With bike tires' small contact patch and rounded profile, you'd have to be riding incredibly fast to hydroplane on a bike. Like way faster than humanly possible.

On the other hand, even with no hydroplaning, traction is reduced on wet surfaces whether or not you have tread. So be careful in the rain, no matter what kind of tires you have on your bike.

As for why people like tires with no tread...

Pros:
* Tread helps get some 'bite' when riding on soft surfaces like dirt.

Cons:
* Tread can't 'bite' surfaces that don't give, so it doesn't help on pavement.
* Tread rumbles on pavement, contributing to rolling resistance.
* Slick (treadless) tires have more rubber in contact with the pavement, giving better grip.
* Tread can deform or 'squirm', causing reduced traction or poorer handling while cornering.

Originally Posted by rachel120 View Post
Second, how do you find an area in a city where you can just ride for the fun of it?
Got a local bike shop? Ask there. They may have organized group rides you can participate in, and if not, they should still know what local roads are good for cycling.

Originally Posted by rachel120 View Post
Third, what is an easy way to locate holes in tubes out on the road?
The easiest way is to avoid doing it in the first place. Instead of patching tubes while you're out and about, carry a spare tube. Rolled up, they're not much bigger than a patch kit. Personally, I carry a tube and a patch kit, just in case. First flat gets a tube. I'll throw the flat tube into my saddle bag so I can patch it at home. If I'm unlucky enough to have more than one flat, then I get to look for the hole on the roadside. Pump up the tube extra big so the air escaping will be more noticeable by sound and feel.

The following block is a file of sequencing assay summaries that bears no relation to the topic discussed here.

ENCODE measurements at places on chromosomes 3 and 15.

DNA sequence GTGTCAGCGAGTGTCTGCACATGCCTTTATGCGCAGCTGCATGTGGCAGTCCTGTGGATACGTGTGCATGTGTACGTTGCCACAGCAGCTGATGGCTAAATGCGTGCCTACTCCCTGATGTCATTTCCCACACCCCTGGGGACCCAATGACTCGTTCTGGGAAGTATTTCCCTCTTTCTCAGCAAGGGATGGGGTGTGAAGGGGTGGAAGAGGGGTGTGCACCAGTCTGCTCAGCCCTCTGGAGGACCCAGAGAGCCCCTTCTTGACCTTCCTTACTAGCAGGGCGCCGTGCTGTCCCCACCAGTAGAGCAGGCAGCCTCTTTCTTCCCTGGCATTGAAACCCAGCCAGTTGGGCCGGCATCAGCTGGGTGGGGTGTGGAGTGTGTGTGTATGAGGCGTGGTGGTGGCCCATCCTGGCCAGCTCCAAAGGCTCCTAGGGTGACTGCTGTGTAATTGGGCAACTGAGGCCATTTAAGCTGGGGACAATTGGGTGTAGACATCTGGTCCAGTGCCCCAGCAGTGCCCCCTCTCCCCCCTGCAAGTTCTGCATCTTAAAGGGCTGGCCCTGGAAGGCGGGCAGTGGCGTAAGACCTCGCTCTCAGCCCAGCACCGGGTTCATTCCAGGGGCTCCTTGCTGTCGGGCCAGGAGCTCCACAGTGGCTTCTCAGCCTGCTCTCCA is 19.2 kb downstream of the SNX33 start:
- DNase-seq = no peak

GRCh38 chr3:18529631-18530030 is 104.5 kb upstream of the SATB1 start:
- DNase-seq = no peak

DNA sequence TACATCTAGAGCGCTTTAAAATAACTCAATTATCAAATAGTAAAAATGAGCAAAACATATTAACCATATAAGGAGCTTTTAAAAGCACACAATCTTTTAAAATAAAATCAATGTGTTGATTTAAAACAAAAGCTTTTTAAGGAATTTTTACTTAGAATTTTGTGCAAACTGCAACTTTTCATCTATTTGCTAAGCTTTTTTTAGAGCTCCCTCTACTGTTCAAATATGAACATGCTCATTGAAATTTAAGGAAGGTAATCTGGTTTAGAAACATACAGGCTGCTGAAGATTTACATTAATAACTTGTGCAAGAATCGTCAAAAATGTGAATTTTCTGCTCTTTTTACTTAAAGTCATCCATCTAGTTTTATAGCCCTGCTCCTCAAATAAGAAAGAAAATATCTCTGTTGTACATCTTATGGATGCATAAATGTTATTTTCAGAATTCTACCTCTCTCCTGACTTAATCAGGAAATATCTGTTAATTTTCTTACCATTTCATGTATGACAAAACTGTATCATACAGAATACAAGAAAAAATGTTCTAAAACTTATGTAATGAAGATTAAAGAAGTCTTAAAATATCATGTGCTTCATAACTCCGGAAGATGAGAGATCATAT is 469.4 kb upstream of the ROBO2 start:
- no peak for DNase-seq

Also, like HTupolev above, I always install my tires so that the label is centered on the valve stem. If I can find the sharp object or cut in the tire, I can compare its distance from the label to infer where the tube damage is relative to the valve stem.

Originally Posted by rachel120 View Post
Fourth, people have mentioned something called a co-op. I'm assuming it's a social group, but what is it exactly?
"Co-op" is short for "cooperative". They're generally member-owned (customer-owned) operations whose charter defines that the organization exists for the collective good of its members. There are co-ops for all sorts of things like groceries or even banking (e.g. credit unions).

When it comes to cycling, many co-ops operate shops in which you can work on your own bike or seek the assistance of others. They're typically newbie-friendly, with volunteers or employees ready to lend a hand. Some even offer how-to classes.
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Old 07-26-17, 07:35 PM
  #14  
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If I am away from a sink and I can't see the puncture, I will inflate the inner tube and wet my lips, then slowly rotate the tube close to my wet lips. This usually works...but I also carry a spare innertube.

Last edited by BobbyG; 07-27-17 at 03:50 PM.
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Old 07-26-17, 08:14 PM
  #15  
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Originally Posted by rachel120 View Post